Sunday, January 19, 2014

"When is anything that artificial ever a good idea?"

Dividing everything into "natural" v "artificial" and then arguing that all the natural things are good and all the artificial things are bad fails the sanity check.

For example, home made vegetable soup is artificial. It's made by humans, it doesn't occur in nature, so it's artificial. But most people would feel that it is clearly a natural thing. At least, it's made from all natural things, like vegetables, herbs, water, cream etc. so it must be natural. But everything is made from natural things. You can't create or destroy matter (the most you can do is transform it to energy, and you can't create or destroy that either) so the most "artificial" thing you can think of is, at the end of the day, made from something that occurred naturally.

Perhaps you feel I am just arguing about semantics, and I must understand what people mean when they say something is "natural" or "artificial". So for now I'll accept a (fuzzy and ill-defined) meaning of the word "natural". But I still cannot accept that everything natural is good and everything artificial is bad.

Natural things that are good: strawberries, hugs, a baby's laughter
Natural things that are dangerous: belladonna, tigers, arsenic, drowning
Artificial things that are dangerous: guns, methamphetamine, Zyklon B
Artificial things that are good: vegetable soup, living in a house, pacemakers, looking things up on the internet

So we can't find out if something is good or dangerous simply by deciding whether it is natural or artificial. So how do we find out if something is good or dangerous? Use the fact-checking method I recommended in an earlier blog post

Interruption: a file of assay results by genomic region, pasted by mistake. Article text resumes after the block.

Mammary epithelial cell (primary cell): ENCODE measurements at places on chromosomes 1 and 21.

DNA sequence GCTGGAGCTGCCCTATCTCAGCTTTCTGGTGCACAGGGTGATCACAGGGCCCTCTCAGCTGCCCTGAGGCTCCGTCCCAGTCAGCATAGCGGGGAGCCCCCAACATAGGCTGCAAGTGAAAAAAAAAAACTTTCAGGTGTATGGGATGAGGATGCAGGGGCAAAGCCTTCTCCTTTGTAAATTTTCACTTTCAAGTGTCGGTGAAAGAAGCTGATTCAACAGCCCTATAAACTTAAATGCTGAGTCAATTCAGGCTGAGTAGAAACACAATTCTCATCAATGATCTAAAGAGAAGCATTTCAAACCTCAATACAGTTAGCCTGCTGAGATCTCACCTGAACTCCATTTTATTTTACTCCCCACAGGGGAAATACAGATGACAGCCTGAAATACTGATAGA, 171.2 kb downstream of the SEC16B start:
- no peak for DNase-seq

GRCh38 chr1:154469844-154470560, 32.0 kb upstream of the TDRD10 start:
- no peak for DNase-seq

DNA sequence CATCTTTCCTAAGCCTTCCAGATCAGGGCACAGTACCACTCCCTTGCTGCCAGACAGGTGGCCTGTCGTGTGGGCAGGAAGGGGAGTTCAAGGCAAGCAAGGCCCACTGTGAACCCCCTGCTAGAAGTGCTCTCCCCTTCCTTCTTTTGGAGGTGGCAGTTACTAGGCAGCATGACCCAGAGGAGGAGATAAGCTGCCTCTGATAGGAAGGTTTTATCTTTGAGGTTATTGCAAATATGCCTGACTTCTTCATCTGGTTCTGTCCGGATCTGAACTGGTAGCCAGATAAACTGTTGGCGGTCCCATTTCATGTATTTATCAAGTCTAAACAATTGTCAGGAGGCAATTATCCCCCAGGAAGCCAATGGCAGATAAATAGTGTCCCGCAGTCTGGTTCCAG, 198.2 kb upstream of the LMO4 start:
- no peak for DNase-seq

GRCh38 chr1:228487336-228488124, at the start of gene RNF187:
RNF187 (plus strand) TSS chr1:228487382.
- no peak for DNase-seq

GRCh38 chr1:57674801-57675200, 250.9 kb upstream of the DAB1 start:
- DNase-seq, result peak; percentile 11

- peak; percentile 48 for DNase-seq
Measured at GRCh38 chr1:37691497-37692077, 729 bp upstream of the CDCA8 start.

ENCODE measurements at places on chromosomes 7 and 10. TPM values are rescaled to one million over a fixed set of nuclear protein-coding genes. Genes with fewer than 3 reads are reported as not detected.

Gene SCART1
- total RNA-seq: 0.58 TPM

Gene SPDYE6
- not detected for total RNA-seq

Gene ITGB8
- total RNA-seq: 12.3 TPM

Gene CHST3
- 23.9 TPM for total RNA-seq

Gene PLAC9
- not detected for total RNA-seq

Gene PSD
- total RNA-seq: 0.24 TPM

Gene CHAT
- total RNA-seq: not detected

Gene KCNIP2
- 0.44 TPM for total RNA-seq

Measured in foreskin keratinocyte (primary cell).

Sanity Checking

A persistent food myth is that "margarine is one molecule away from being plastic". You can use the method I recommended in an earlier blog post to fact check this one, but there's another way which is "sanity checking".

If I told you that putting three small pebbles in a line on the dashboard of your car would make your car go faster, you would think I was insane. You don't need to Google if it's really true, or look it up on Snopes or Google Scholar, because it fails the sanity check. You may not understand in perfect detail how an internal combustion engine works (I certainly don't), but you know enough to know that lining up pebbles on the dashboard is not going to influence the speed.

How does the "plastic margarine" claim do when subjected to the sanity check? It fails on two points.

  1. Margarine is made of a mixture of stuff, all mixed together (source: I looked at the ingredients on a tub of margarine). It isn't one single molecule to start with, so how can it be "one molecule away from being plastic"? That's like saying "chicken casserole is one molecule away from being plastic". It obviously can't be true.
  2. Unlike margarine, plastic isn't a mixture of things. If you have a plastic cup, for example, the plastic in that cup is made up of lots of molecules all alike. But there are lots of different kinds of plastic made of different kinds of molecules (source: the Wikipedia page about plastic). So the plastic in a plastic cup might be different from the plastic in a plastic bag or a plastic food container and so on. So it doesn't make any sense to say margarine is one molecule away from being plastic. Which plastic? Polystyrene? Nylon? PTFE? It's so vague it's nonsense.

You can use Wikipedia and Snopes and Google Scholar and Google to fact check the "plastic margarine" claim if you like. I strongly recommend you do - remember don't take my word for it, never take any single source of facts on faith. But I'll eat my own hat if you find that it's true. It's not a sane claim; it can easily be dismissed using basic sanity checking.

Saturday, January 18, 2014

Diet Fizzy Drinks

As I said in the last blog post. I was recently involved in an online discussion about the advice given by Change 4 Life. Some people expressed disbelief that Change 4 Life (which is an NHS healthy lifestyle campaign) would advise people to swap sugary drinks for diet drinks with artificial sweeteners. They found this incredible because they said artificial sweeteners "are disastrous for your health".

Is that really true? Are artificial sweeteners disastrous for your health? Where is the evidence?